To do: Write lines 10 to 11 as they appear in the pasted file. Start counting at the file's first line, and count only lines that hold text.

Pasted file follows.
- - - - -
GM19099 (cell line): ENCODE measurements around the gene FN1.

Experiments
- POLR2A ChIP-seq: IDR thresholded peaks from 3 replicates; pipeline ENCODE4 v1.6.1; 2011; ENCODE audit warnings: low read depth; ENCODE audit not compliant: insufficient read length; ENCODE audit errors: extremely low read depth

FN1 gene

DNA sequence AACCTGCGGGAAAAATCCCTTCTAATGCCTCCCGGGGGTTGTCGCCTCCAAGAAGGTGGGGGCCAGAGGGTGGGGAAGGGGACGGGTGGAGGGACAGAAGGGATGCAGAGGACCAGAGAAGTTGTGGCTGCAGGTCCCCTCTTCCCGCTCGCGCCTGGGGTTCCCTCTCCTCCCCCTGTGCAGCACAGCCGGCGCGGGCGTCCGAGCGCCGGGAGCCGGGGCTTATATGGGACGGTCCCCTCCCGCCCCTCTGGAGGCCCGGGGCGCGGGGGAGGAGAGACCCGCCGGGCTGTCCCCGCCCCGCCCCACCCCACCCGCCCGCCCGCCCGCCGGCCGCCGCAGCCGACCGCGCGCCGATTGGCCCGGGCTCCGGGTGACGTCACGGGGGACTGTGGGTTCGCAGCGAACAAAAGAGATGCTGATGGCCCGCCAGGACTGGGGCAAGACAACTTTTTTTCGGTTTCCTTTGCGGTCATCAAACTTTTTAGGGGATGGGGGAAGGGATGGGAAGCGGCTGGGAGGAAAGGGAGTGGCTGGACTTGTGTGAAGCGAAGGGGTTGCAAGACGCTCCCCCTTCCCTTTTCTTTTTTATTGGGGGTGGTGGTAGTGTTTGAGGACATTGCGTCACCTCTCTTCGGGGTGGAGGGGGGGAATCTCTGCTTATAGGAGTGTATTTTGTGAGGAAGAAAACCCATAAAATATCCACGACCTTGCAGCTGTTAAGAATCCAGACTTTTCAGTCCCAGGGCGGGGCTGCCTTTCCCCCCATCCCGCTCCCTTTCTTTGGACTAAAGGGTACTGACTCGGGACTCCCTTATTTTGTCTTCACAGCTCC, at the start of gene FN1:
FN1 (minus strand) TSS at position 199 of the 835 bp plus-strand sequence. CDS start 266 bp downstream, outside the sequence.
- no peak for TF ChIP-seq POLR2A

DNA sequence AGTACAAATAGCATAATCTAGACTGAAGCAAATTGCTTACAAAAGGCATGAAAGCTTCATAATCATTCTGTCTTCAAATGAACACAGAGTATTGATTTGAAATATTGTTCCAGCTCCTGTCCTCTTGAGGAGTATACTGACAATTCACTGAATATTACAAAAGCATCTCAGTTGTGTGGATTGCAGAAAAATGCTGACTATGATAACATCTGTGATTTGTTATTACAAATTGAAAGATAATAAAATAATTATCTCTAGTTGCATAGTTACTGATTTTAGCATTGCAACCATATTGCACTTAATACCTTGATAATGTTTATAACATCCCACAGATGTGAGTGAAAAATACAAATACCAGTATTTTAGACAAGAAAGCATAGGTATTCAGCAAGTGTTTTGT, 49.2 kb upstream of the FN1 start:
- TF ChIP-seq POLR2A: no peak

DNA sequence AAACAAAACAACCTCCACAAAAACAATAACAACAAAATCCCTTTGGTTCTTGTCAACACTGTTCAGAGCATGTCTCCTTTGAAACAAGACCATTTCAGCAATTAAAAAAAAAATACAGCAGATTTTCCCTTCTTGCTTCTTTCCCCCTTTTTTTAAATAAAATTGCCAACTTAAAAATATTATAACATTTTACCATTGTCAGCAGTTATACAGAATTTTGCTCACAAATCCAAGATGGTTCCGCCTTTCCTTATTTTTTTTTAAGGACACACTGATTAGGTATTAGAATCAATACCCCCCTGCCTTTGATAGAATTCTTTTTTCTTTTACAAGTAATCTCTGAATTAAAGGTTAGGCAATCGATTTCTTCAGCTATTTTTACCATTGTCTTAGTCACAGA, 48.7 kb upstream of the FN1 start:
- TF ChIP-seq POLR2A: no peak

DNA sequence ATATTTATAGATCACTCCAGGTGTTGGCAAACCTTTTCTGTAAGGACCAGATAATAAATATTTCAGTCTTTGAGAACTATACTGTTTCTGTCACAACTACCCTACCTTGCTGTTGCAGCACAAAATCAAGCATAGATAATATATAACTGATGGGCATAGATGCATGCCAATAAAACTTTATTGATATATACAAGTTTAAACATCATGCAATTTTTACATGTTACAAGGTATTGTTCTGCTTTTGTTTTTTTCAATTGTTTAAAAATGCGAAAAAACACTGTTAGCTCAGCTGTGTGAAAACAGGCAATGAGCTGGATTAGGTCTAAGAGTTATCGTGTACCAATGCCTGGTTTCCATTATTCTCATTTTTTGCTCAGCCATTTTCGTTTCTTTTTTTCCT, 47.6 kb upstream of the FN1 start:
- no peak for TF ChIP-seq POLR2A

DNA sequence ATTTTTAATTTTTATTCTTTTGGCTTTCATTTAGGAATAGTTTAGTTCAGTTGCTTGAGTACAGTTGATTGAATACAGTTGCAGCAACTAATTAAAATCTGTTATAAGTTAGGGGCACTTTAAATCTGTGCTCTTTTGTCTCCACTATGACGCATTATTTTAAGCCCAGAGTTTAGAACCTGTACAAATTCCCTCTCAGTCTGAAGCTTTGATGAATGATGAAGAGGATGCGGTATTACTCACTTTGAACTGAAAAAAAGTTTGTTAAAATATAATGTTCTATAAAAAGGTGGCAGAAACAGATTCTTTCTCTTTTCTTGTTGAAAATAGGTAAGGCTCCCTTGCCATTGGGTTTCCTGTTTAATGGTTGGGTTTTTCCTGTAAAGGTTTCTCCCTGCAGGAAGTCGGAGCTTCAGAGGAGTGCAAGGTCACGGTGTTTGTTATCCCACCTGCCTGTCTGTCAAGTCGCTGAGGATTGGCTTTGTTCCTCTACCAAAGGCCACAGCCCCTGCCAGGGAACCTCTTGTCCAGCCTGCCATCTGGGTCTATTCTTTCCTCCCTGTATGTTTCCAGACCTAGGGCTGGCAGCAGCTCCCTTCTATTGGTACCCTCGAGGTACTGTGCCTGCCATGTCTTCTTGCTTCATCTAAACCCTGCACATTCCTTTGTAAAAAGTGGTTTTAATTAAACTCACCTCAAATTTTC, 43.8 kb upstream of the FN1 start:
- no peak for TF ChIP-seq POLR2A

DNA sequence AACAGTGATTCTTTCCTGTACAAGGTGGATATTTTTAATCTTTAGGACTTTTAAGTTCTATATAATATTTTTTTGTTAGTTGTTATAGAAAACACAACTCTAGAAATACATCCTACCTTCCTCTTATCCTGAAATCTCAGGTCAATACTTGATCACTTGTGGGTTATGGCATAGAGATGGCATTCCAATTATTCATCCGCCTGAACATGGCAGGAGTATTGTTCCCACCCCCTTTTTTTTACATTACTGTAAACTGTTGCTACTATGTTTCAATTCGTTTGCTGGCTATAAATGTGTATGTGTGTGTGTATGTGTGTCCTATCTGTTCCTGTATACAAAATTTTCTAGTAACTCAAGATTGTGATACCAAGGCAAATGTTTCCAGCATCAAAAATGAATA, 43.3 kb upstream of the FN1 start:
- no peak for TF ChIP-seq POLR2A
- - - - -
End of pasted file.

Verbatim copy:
DNA sequence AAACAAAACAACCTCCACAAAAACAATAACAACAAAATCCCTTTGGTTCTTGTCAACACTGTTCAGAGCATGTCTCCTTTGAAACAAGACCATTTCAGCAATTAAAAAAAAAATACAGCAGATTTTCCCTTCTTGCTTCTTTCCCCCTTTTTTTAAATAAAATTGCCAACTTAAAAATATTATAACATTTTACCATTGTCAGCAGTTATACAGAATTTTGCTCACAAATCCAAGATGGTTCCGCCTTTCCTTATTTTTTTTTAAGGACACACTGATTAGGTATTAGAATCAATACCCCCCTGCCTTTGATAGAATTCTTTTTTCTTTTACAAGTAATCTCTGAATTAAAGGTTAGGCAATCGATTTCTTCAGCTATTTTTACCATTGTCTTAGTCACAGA, 48.7 kb upstream of the FN1 start:
- TF ChIP-seq POLR2A: no peak